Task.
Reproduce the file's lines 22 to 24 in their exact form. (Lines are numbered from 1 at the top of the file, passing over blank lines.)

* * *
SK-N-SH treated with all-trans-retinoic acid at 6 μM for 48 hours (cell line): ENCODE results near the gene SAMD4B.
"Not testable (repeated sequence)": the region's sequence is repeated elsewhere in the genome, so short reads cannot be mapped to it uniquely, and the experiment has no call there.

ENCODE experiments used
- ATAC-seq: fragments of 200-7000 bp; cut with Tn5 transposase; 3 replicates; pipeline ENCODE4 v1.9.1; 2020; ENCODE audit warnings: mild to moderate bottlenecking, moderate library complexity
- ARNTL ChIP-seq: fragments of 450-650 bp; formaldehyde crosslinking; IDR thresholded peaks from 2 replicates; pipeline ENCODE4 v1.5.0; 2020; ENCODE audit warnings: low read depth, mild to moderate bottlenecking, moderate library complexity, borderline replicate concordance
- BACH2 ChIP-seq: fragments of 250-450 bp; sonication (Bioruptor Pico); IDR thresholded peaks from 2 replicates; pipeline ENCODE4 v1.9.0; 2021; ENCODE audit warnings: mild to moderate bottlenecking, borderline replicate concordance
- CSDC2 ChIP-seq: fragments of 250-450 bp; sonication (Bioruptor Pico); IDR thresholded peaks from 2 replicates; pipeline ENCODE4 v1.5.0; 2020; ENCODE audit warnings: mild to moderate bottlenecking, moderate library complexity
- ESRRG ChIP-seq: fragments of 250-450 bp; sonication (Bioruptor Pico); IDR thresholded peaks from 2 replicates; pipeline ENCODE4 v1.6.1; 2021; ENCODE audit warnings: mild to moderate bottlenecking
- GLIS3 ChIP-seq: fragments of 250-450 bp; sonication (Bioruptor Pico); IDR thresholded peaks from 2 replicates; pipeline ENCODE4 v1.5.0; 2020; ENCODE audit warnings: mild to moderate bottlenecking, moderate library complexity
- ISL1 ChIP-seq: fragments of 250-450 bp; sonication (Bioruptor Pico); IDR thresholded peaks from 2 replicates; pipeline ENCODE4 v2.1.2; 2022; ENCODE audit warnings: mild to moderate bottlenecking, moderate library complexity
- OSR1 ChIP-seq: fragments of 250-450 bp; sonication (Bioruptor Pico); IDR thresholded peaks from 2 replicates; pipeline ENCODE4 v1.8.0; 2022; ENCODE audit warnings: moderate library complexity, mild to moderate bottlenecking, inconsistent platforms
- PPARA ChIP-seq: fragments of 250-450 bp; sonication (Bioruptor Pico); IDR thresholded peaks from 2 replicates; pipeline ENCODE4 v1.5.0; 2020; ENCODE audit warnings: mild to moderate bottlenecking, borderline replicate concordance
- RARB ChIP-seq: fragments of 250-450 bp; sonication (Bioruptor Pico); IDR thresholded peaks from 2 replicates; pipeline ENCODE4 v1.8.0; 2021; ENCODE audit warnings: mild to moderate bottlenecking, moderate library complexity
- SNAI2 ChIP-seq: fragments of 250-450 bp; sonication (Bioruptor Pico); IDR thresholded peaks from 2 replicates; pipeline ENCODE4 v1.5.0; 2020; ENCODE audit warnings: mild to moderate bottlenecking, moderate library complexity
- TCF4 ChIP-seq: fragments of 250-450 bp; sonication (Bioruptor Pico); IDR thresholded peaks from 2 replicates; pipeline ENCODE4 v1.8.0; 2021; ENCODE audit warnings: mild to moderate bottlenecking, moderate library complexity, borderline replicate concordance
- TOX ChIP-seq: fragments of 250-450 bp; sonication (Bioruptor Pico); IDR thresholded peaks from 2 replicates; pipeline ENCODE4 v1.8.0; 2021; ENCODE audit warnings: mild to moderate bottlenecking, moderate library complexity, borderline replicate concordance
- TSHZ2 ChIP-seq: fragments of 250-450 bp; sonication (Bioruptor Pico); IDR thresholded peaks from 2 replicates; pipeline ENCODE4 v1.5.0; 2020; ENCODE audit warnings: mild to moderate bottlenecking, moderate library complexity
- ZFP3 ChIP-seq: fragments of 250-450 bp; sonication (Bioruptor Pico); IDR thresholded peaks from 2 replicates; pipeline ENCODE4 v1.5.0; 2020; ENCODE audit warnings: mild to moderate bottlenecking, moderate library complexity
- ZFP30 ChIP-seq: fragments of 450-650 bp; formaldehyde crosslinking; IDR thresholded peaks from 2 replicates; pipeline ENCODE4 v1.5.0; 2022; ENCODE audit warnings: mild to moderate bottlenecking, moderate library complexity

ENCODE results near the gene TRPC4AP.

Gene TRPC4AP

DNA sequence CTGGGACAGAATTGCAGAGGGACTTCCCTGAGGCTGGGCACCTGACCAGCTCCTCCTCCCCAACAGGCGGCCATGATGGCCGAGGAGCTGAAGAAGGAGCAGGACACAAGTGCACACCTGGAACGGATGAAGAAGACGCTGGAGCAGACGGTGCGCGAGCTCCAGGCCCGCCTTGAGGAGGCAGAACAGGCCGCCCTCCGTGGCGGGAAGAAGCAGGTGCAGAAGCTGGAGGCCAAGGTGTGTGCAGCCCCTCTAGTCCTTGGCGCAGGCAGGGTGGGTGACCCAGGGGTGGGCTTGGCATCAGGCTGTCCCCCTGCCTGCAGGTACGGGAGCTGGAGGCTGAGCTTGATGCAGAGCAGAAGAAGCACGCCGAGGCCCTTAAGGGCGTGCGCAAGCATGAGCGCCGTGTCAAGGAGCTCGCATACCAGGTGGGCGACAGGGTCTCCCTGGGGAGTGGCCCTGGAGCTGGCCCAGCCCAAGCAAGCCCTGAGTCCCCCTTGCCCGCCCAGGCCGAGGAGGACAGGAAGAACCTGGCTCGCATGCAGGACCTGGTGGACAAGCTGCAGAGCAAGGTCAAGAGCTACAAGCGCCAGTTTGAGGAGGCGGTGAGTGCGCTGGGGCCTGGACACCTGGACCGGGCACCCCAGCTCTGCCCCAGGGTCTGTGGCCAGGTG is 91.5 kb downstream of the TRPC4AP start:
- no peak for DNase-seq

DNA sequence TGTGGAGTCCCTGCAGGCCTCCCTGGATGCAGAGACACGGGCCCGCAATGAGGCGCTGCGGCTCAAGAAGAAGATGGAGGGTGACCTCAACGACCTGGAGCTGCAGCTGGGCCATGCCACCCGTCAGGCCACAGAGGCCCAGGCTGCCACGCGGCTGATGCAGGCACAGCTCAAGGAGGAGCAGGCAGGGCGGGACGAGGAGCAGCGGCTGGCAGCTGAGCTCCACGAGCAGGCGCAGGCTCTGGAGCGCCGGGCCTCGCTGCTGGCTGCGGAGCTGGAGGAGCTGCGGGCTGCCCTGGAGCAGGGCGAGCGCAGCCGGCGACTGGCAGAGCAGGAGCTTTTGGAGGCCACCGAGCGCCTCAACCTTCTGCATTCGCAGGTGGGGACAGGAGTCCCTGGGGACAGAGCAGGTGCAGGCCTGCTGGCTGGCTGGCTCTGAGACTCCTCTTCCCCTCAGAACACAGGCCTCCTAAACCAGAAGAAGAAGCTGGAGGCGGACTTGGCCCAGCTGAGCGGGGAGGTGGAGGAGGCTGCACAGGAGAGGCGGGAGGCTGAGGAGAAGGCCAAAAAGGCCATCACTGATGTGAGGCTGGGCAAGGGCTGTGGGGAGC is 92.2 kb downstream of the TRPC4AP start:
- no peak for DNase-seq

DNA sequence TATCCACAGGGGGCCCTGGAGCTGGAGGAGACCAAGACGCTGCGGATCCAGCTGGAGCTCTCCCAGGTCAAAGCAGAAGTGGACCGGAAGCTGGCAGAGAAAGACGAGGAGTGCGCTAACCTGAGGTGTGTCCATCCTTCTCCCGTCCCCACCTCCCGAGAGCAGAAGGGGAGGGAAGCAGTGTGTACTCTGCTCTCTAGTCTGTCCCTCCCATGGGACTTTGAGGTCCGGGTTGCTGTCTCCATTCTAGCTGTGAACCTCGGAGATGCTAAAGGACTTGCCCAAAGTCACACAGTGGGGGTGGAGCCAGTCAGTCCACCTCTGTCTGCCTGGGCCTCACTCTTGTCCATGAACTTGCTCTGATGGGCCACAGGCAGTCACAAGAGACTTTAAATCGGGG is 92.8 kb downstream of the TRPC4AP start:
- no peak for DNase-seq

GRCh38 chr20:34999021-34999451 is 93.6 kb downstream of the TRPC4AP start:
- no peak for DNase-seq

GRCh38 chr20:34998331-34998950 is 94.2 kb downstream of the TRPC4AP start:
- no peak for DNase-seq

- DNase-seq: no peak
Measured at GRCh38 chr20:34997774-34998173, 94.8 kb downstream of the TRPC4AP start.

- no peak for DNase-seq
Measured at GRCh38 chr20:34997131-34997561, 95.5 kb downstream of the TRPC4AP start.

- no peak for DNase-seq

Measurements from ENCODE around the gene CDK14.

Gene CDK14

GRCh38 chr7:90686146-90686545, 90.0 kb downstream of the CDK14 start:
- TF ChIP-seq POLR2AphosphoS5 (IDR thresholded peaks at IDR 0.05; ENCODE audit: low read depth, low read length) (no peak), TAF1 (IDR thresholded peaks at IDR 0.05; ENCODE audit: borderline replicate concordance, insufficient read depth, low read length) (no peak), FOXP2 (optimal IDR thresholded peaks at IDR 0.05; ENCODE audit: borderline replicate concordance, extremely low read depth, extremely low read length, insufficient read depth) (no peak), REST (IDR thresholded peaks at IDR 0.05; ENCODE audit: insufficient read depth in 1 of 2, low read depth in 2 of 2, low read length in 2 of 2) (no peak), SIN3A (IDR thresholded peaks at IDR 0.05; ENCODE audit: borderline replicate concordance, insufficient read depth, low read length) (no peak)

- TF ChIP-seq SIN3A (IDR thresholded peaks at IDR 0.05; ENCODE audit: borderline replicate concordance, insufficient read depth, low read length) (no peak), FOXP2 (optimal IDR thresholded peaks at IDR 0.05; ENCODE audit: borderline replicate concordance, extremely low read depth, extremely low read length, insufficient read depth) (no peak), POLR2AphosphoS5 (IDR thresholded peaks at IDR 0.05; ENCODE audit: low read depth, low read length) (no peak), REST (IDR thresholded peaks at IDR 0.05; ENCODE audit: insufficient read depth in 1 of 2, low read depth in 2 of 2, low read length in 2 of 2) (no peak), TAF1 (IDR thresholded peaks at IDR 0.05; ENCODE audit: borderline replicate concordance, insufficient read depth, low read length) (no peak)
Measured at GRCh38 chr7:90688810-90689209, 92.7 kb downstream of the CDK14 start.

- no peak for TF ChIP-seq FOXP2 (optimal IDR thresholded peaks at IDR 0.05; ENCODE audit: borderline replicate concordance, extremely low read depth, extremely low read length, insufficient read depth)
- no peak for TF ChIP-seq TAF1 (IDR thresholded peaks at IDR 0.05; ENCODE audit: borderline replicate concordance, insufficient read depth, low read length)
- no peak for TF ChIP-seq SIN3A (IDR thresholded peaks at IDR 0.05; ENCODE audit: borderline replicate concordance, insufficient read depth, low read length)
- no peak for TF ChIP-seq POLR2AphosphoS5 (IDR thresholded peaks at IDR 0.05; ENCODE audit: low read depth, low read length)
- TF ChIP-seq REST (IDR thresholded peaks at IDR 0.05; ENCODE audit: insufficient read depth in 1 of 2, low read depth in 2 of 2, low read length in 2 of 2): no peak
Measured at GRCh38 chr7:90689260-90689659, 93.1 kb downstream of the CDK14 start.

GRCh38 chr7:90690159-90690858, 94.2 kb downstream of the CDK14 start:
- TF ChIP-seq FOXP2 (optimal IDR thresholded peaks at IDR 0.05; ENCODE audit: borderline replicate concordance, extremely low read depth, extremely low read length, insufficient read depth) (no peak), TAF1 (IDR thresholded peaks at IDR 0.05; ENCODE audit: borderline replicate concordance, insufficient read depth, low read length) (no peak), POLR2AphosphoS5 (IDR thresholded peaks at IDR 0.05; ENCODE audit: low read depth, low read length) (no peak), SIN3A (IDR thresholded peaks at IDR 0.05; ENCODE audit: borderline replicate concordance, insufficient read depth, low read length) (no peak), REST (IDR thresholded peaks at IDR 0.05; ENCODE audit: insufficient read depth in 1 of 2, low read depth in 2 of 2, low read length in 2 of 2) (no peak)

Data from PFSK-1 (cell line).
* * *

DNA sequence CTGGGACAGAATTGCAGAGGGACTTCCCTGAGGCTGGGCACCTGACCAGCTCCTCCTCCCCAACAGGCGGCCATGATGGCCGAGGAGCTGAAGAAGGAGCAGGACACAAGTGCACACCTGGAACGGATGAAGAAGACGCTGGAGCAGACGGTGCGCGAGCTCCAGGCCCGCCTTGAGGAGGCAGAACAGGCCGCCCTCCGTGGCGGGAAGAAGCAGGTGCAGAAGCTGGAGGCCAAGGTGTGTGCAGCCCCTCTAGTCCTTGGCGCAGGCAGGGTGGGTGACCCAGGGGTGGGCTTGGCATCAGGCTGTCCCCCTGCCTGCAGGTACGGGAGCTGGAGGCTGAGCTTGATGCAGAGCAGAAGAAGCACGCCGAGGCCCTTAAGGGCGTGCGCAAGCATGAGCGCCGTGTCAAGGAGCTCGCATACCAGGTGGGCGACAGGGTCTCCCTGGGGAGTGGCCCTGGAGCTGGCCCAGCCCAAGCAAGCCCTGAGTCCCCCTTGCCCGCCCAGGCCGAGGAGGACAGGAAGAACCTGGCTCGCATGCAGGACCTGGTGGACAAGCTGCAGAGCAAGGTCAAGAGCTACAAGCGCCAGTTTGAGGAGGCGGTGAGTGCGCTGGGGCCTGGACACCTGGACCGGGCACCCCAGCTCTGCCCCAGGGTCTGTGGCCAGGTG is 91.5 kb downstream of the TRPC4AP start:
- no peak for DNase-seq

DNA sequence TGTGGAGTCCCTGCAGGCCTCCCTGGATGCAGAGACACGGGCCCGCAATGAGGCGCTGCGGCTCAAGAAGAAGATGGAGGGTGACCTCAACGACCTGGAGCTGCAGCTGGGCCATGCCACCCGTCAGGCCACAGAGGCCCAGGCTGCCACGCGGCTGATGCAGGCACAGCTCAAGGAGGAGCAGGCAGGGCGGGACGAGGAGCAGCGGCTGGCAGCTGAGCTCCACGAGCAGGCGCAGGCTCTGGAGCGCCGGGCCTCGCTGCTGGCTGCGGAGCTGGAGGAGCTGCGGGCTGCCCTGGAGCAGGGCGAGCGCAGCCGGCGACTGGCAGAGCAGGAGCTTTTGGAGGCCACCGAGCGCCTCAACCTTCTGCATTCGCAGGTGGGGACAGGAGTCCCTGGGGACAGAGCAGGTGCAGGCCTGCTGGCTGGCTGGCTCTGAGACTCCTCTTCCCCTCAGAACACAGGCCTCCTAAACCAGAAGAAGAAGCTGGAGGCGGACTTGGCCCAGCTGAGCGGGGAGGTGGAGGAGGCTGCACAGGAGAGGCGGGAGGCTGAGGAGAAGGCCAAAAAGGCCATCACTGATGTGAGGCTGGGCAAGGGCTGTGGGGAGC is 92.2 kb downstream of the TRPC4AP start: